These drought conditions have also played a major role in the huge number of wildfires that we have seen lately.
There are a few northern states that are not feeling the drought right now, but otherwise the rest of the country is extremely dry.
So what does all of this mean for you and I?
A recent article by Holly Deyo summarized why we should all be praying for rain….
Since 75% of grocery store products use corn as a key ingredient, expect food prices to skyrocket. Corn is also a staple in many fast foods. Corn is in ethanol and the main food source or chickens. In addition to this, maize is in many things that aren’t obvious like adhesives, aluminum, aspirin, clothing starch, cosmetics, cough syrup, dry cell batteries, envelopes, fiberglass insulation, gelatin capsules, ink, insecticides, paint, penicillin, powders, rugs and carpets, stamps, talcum, toothpaste, wallpaper, and vitamins. That’s just for starters…
This is a huge heads up for you to purchase corn-using products NOW before these conditions reflect in grocery goods. It will be a narrow window of opportunity.
These thoughts are being echoed by many agricultural economists as well. According to Businessweek, the outlook for U.S. food prices is bleak….
“When people look at rising prices for hamburger, butter, eggs and other protein sources from higher corn costs, that’s when more money ends up in the food basket,” said Minneapolis- based Michael Swanson, a senior agricultural economist at Wells Fargo & Co., the biggest U.S. farm lender. “We were hoping for a break, and we aren’t going to get it.”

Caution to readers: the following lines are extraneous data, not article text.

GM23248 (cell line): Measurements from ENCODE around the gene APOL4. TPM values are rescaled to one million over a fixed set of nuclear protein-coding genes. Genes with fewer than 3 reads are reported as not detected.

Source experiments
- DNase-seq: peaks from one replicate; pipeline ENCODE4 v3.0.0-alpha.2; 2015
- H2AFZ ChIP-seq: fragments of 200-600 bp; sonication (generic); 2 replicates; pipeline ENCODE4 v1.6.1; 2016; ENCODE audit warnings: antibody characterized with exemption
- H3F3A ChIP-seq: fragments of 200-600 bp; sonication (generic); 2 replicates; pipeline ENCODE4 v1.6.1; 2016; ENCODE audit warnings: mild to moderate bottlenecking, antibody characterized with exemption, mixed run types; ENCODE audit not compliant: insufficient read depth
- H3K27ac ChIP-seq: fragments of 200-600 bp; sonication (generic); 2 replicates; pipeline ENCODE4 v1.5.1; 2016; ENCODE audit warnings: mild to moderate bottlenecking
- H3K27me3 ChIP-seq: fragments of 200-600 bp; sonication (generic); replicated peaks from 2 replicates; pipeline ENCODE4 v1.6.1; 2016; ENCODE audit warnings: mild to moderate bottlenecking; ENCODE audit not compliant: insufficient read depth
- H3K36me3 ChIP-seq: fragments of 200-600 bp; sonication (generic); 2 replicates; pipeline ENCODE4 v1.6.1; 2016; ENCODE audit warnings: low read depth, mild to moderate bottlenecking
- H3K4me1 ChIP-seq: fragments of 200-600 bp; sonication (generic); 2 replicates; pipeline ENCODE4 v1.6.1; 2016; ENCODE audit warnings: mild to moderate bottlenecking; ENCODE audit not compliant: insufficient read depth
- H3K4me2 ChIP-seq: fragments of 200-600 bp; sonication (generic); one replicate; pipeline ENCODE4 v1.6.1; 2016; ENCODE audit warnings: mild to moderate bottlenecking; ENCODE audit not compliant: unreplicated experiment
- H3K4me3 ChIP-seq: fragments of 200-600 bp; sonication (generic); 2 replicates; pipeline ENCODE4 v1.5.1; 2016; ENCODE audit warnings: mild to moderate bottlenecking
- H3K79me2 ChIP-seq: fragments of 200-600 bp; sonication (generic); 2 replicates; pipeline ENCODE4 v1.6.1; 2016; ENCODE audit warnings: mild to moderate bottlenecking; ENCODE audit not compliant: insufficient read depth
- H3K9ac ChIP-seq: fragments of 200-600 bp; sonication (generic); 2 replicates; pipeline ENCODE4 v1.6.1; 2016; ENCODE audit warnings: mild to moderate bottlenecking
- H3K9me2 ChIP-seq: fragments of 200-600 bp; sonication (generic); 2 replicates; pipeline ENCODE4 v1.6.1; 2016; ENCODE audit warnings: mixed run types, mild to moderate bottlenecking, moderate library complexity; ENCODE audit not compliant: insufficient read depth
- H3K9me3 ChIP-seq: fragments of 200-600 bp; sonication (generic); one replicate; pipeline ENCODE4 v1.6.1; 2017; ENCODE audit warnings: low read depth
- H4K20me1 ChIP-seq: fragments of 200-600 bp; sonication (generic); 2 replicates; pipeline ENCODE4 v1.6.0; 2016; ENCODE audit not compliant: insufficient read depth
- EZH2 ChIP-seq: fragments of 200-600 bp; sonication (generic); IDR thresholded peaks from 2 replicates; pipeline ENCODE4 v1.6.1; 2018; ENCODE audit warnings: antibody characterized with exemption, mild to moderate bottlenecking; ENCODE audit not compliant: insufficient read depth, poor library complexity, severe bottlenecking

Unfortunately, the fact that the corn is dying all over America is not just a problem for the United States.
As Businessweek also recently noted, the fate of U.S. corn affects the entire globe….
When rain doesn’t fall in Iowa, it’s not just Des Moines that starts fretting. Food buyers from Addis Ababa to Beijing all are touched by the fate of the corn crop in the U.S., the world’s breadbasket in an era when crop shortages mean riots.
This year they have reason to be concerned. Stockpiles of corn in the U.S. tumbled 48 percent between March and June, the biggest drop since 1996, the U.S. Department of Agriculture said last week. And that was before drought hit the Midwest.
The United States is the world’s biggest exporter of corn by far, and if there is a massive corn crop failure in America it is going to be felt to the four corners of the earth.
Just check out what Abdolreza Abbassian, a senior economist with the U.N. Food & Agriculture Organization, said the other day….
“Everyone watches the U.S. because they can rely on it. Without it, the world would starve.”
Back in February, I wrote an article that suggested that we could see dust bowl conditions return to the middle part of this country in the years ahead.
A lot of people were skeptical of that article.
Not quite as many people are skeptical today…
Comment: this might be a bit of an alarmist site, but sounds like he called this drought ahead of time so obviously he is getting some things right. Personally, I don’t shy away from controversial opinions but that doesn’t mean I necessarily buy into them either. Most people have no idea what is going to happen in the next five minutes in a 500 yard radius around them (or even one yard if you think about it more deeply, or one second!), let alone the future of the world.
One item I found of especial interest there is how ubiquitous corn usage is in so wide a variety of products. And remember corn is pretty much entirely GM at this point, certainly all the stuff used in those products listed. Even organic corn can be GM because of widespread contamination at this point. In any case, YET AGAIN:
a good reason to buy organic and more especially shop local as much as possible.